shower flow to ensuit


Postby tools1234 » Sat Mar 07, 2009 4:01 pm

This may make you all think. I have a shower pump fitted in the loft. supplies to the bathroom and ensuit..To get the water to flow from the ensuit shower i have to turn it on and no water flows no pump running. I then have to go to the bathroom turn the tap on then off which starts the pump and then we have water flowing from the ensuit shower.If i turn off the ensuit shower water flow the pump stops which one would expect, however if i then turn the ensuit shower back on once again no pump and no water flow.so its back to to the bathroom.. HELP......we have had two plumbers out still no joy.
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Postby bobplum » Sat Mar 07, 2009 8:13 pm

hi
can you tell us what make and type of pump?
is it actually supplying the bathroom and ensuit shower?,do you have a shower in the bathroom
is the bathroom nearest the pump?
if you can supply this info and anything else people may be able to diagnose the problem better
thanks
bob
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Postby rosebery » Sat Mar 07, 2009 11:41 pm

Negative head pump or positive?

If it's positive which I suspect ten will get you five that the take off for the shower is off the vent pipe of your cylinder and theres no gravity loop fitted.

I'll hazard another guess that the hot supply to the bathroom is teed of the same pipe that feeds the pump.

Air is being drawn into the pipework through the vent which is preventing flow to the pump. Flow switches on pump detect no flow so pump doesn't run.

Opening the hot tap is enough to draw water through which reaches the pump and then it runs.

In other words it sounds as though it's piped incorrectly.

Cheers
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Postby tools1234 » Sun Mar 08, 2009 1:13 pm

Hi ref the shower flow problem....it is fitted with a heavy duty pump it had been changed upgraded. It is suppling the bathroom and ensuit. The bathroom has a mixer tap type shower and the ensuit has a thermostaic control and supply control. The bathroom is nearest the pump which in the loft.. Also this can be a intermitant problem there has been times when the shower in the ensuit worked straight away then later that day it would not. The pump is a salamander....
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Postby rosebery » Mon Mar 09, 2009 9:55 am

Ok thanks so how has it been piped. Off the vent? Flange in the tank?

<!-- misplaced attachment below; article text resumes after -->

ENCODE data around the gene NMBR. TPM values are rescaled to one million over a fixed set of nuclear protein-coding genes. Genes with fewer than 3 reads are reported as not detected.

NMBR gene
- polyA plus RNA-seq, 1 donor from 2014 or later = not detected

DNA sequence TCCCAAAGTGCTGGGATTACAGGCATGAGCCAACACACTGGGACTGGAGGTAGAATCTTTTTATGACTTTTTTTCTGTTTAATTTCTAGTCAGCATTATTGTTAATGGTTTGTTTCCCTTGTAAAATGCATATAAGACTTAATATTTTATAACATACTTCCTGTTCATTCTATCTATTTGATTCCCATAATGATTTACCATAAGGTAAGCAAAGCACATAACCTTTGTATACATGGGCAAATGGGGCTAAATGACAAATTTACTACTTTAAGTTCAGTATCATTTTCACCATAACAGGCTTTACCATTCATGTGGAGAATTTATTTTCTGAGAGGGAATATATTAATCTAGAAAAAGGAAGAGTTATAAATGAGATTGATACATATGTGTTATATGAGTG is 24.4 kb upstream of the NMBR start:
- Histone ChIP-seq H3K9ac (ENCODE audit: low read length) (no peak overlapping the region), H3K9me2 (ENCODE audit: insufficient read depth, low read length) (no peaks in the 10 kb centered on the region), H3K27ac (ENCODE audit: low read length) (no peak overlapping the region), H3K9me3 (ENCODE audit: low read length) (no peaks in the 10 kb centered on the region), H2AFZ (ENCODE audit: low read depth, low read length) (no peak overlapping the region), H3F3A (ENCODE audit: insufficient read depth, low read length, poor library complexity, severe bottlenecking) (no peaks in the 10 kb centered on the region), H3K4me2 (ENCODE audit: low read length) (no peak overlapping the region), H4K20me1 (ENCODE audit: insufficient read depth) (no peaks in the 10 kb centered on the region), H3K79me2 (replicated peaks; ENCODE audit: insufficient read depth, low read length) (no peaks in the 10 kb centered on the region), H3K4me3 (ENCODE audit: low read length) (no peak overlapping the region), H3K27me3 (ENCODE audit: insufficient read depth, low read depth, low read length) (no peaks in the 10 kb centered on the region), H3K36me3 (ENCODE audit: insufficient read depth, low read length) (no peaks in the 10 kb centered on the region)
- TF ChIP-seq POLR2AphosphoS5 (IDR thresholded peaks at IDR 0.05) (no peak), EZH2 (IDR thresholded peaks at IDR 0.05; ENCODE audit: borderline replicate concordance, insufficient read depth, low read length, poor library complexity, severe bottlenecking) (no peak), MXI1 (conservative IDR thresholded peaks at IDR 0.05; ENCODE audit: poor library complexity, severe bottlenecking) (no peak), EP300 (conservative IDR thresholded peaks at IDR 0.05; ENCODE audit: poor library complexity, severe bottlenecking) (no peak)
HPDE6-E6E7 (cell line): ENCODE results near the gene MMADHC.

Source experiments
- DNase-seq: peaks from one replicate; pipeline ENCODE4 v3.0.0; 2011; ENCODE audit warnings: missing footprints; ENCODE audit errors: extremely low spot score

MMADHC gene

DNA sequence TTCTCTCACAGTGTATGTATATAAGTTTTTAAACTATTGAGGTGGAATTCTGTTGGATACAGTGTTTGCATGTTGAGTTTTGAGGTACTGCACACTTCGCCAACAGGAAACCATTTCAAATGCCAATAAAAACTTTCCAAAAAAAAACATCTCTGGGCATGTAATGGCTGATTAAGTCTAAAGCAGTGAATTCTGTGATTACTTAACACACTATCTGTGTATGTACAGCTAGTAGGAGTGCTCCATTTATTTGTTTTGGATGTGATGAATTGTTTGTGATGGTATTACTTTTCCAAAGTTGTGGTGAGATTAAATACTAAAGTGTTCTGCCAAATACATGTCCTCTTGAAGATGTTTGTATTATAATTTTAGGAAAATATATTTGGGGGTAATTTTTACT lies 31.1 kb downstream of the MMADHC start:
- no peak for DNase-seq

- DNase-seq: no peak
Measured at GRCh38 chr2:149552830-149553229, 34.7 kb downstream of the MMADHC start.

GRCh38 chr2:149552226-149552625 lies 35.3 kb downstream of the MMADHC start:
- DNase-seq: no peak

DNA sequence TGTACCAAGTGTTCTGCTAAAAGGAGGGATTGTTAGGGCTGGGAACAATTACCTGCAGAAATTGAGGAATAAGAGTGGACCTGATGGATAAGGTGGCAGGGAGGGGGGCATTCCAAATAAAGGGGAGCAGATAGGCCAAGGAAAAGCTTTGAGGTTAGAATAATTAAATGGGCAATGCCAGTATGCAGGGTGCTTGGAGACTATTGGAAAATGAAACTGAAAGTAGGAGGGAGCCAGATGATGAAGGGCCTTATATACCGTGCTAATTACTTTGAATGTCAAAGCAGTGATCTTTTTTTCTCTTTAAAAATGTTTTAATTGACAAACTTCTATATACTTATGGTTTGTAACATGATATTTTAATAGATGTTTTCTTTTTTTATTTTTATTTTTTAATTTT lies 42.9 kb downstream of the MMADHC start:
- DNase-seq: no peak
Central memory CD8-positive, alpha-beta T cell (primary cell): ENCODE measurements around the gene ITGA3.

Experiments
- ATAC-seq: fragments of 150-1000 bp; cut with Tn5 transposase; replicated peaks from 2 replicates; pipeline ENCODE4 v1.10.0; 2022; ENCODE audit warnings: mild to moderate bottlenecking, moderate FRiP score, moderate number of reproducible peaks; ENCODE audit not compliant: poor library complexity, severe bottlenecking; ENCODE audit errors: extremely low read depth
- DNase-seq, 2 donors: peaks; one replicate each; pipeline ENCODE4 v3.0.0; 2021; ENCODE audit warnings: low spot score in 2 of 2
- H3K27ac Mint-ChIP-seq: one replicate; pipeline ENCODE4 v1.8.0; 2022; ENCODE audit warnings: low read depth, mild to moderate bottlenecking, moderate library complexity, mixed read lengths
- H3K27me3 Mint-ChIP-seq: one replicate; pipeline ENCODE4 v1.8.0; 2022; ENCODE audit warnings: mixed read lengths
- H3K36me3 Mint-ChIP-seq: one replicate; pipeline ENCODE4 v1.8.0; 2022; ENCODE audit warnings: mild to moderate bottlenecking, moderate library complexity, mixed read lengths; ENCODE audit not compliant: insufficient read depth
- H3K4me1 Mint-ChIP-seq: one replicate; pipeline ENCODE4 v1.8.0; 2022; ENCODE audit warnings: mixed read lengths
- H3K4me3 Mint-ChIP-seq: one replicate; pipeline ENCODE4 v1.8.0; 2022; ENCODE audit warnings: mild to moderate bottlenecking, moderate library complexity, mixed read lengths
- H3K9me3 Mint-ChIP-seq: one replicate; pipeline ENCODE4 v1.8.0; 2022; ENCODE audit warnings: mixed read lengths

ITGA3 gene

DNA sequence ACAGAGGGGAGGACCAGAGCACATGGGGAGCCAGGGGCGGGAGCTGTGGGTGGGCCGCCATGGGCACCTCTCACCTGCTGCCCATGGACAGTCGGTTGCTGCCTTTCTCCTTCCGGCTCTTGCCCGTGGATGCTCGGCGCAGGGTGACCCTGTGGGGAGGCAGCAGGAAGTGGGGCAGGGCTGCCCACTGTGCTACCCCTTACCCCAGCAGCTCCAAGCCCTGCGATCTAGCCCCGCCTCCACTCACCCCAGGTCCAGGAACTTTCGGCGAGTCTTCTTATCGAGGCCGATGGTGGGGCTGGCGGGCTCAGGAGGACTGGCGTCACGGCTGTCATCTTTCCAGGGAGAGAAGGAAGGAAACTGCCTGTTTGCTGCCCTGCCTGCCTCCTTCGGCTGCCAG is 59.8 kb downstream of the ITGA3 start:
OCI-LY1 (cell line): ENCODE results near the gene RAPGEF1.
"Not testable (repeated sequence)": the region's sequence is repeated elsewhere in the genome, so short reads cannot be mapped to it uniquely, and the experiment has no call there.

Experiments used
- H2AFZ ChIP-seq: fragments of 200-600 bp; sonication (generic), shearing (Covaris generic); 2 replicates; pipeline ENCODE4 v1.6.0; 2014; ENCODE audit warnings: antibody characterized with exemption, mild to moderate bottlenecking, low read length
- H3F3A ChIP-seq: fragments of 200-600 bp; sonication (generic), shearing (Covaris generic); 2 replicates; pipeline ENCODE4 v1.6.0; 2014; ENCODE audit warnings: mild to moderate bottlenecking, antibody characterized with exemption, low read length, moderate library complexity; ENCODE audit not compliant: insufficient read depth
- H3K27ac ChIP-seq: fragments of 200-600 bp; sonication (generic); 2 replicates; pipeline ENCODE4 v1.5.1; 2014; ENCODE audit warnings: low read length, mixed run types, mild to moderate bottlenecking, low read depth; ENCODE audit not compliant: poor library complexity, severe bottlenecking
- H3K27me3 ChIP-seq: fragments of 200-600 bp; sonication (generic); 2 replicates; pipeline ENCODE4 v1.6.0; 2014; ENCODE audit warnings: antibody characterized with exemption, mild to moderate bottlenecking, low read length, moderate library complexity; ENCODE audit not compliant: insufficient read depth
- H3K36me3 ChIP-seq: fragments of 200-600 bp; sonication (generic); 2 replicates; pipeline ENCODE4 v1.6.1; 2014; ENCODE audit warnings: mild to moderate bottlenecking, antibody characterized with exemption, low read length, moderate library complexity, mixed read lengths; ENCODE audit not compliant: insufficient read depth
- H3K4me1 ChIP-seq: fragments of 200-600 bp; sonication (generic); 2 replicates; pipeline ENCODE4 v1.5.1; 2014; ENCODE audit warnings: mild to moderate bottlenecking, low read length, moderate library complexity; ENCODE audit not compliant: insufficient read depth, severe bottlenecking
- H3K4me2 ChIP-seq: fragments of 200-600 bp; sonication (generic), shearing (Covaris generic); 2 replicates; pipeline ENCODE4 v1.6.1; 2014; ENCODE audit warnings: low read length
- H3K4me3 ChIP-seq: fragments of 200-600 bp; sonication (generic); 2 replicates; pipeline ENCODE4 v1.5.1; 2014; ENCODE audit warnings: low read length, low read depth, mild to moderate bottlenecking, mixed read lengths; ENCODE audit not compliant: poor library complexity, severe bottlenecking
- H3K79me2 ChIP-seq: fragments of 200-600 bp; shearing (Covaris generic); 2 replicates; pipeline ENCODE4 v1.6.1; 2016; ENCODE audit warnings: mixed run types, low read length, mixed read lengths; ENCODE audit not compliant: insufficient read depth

Where is the takeoff for the hot tap?

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Postby tools1234 » Tue Mar 10, 2009 2:03 pm

The pipe work for the pump is piped out of the top of the hot water cylinder
The feed for the hot taps is taken from the original pipe which is suitated below the feed to the shower pump. I beleive a S flange has been fitted in the top.

[quote="rosebery"]Ok thanks so how has it been piped. Off the vent? Flange in the tank?

Where is the takeoff for the hot tap?

Cheers[/quote]
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Postby rosebery » Thu Mar 12, 2009 7:58 am

Mmm so I was wrong in my initial assumption.

By S flange I'm guessing you mean Surrey flange? In that case there is no way that air should be being drawn in.

"The feed for the hot taps is taken from the original pipe which is suitated below the feed to the shower pump."

Could you explain that a little better please as I can't quite visualise it from your description.

Cheers
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Postby tools1234 » Fri Mar 13, 2009 10:36 am

with the s flange fitted in the top of the cylinder the feed to the pump is taken out from the top of the flange. the feed that comes out at 90 degrees supplies the feed to the taps.




[quote="rosebery"]Mmm so I was wrong in my initial assumption.



By S flange I'm guessing you mean Surrey flange? In that case there is no way that air should be being drawn in.

"The feed for the hot taps is taken from the original pipe which is suitated below the feed to the shower pump."

Could you explain that a little better please as I can't quite visualise it from your description.

Cheers[/quote]
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Postby rosebery » Fri Mar 13, 2009 9:45 pm

"with the s flange fitted in the top of the cylinder the feed to the pump is taken out from the top of the flange. the feed that comes out at 90 degrees supplies the feed to the taps."